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One of the best-kept secrets here in the Niagara Region is the annual Allegany Nature Pilgrimage sponsored by the Buffalo, Jamestown and Presque Isle Audubon Societies and the Burroughs Audubon Nature Club of Rochester. I lived in Buffalo for more than 15 years before I knew of this wonderful opportunity.

This secret is unfortunate because I consider this by far the best natural history activity of each year. The pilgrimage is a family event with dozens of activities for children and adults going on every minute from dawn until well after dark over a three-day period. This year it will be held from May 31 to June 2.

To give some sense of the range of activities, I will take you through my own experiences on a recent pilgrimage. Although the program differs each year, many of its main features remain constant.

I arrive on Friday morning in time to check in and obtain my cabin assignment at the Allegany Park headquarters. Given a choice of hikes, I join entomologist Wayne Gall for one of the longer walks along the Beehunter Trail. Our 20 hikers share experiences along the way, and Gall points out dozens of species of wildflowers, trees, ferns and insects. At one point, we stop to listen to a hooded warbler and suddenly the beautiful little bird flies to a nearby tree to inspect us. For several minutes, all I hear are oohs and aahs and camera clicks.

The evening program in the big tent is about wolves, and Paul Schnell has brought his own wolf for each of us to see and even pet briefly. Unlike most dogs, this handsome animal displays no response to our touch.

The day is not yet done. I join a car caravan heading out on an owl prowl. At stops along the way, we hear screech, great horned and barred owls. Our group leader, Chuck Rosenburg, calls in the barred owls and we are able to observe them in our flashlight beams. It is hard to tell if the noisy owls are hooting at each other or at us.

The next morning before breakfast, I help Jay Wopperer lead a bird walk for a number of other early risers. We identify perhaps 30 species, including an osprey flying across Red House Lake. Morgan Jones points out a brown creeper nest under the bark of a pine tree.

Having completed my responsibility for the day, after breakfast I first visit Bob McKinney’s bird banding station. Youngsters crowd around him, some having an opportunity to hold birds briefly in their hands.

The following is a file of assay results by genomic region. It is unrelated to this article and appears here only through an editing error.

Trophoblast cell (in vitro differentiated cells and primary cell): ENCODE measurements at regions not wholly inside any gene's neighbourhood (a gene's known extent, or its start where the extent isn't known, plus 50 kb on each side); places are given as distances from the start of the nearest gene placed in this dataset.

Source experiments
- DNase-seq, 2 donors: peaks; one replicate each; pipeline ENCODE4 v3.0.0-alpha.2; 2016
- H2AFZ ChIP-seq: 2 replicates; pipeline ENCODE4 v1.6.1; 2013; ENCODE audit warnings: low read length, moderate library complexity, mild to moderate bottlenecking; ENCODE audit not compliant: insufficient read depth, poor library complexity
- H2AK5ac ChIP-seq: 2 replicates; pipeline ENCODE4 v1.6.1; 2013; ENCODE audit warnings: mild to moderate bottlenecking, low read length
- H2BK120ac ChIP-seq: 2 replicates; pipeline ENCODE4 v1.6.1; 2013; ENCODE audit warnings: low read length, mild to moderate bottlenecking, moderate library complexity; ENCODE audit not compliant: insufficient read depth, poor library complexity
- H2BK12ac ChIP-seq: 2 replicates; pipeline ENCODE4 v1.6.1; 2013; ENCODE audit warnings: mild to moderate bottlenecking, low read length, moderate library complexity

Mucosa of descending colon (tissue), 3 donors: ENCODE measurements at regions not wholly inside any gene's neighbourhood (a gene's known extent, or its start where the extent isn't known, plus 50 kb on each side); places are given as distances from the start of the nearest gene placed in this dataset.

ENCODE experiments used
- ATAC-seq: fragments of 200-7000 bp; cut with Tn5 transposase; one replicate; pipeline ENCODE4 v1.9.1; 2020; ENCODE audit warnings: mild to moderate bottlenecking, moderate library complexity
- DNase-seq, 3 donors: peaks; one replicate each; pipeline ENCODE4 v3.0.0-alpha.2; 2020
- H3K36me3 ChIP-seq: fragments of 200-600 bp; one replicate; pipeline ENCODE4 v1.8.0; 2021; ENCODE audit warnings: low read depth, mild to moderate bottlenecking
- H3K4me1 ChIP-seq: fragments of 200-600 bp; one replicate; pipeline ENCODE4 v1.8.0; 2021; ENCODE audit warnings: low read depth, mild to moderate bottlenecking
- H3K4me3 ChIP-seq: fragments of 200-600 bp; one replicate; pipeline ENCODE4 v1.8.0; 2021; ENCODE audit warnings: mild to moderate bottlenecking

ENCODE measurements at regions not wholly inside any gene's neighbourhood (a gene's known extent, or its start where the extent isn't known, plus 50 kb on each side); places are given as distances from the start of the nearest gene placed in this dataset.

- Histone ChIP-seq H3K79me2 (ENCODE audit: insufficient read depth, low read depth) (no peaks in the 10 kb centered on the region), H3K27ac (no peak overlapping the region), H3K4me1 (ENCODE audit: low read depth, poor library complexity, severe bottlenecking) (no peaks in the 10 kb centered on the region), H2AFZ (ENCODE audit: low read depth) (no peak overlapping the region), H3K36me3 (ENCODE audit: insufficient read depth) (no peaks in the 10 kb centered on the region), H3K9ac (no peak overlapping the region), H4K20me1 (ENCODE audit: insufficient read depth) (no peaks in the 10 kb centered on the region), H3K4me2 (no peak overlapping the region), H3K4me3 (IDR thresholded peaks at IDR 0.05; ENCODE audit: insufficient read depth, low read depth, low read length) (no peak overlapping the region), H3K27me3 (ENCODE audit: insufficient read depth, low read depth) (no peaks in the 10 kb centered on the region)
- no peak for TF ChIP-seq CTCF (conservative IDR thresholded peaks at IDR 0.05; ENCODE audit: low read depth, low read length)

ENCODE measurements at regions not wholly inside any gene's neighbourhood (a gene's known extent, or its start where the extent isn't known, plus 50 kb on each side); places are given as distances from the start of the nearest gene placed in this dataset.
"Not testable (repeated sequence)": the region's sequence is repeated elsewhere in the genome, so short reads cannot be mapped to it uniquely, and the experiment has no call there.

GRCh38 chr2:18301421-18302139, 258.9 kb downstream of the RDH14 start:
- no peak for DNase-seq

Later I visit Dick Christensen’s inexpensive used book sale and then join Tim Baird for another bird hike.

In the afternoon, I audit a herpetology class. First, everyone has an opportunity to handle a remarkably docile milk snake. Then the group walks to a stony creek bed and the dozen children are asked to find, catch and bring in a frog or salamander. I am amazed at the number of different species these youngsters show us, including a rare Wehrle’s salamander.

Supper is a chicken dinner and an opportunity to share our day’s experiences. Afterward, we all again head for the big tent where we are entertained by a Pennsylvania conservation department officer who visits bear dens to obtain information about their status. His experiences are both exciting and humorous. He tells, for example, about his dad watching him crawl into a cave where a bear was hibernating. After a few minutes, a half-awake bear appeared at the cave entrance. The father’s first thoughts were, “Has this huge bear eaten my son?”

Another owl prowl ends the day.

Sunday morning starts as a repeat of Saturday. As we are watching birds in a woodlot, one of our participants points out a perfectly camouflaged fawn curled silently on the ground just a few feet from us.

I attend a wildflower identification program and a geology trip to Thunder Rocks in the morning and finally head home at noon.

I urge you not to miss this year’s pilgrimage. For information visit www.alleganynaturepilgrimage.com or call Buffalo Audubon at (585) 457-3228.

email: insrisg@buffalo.edu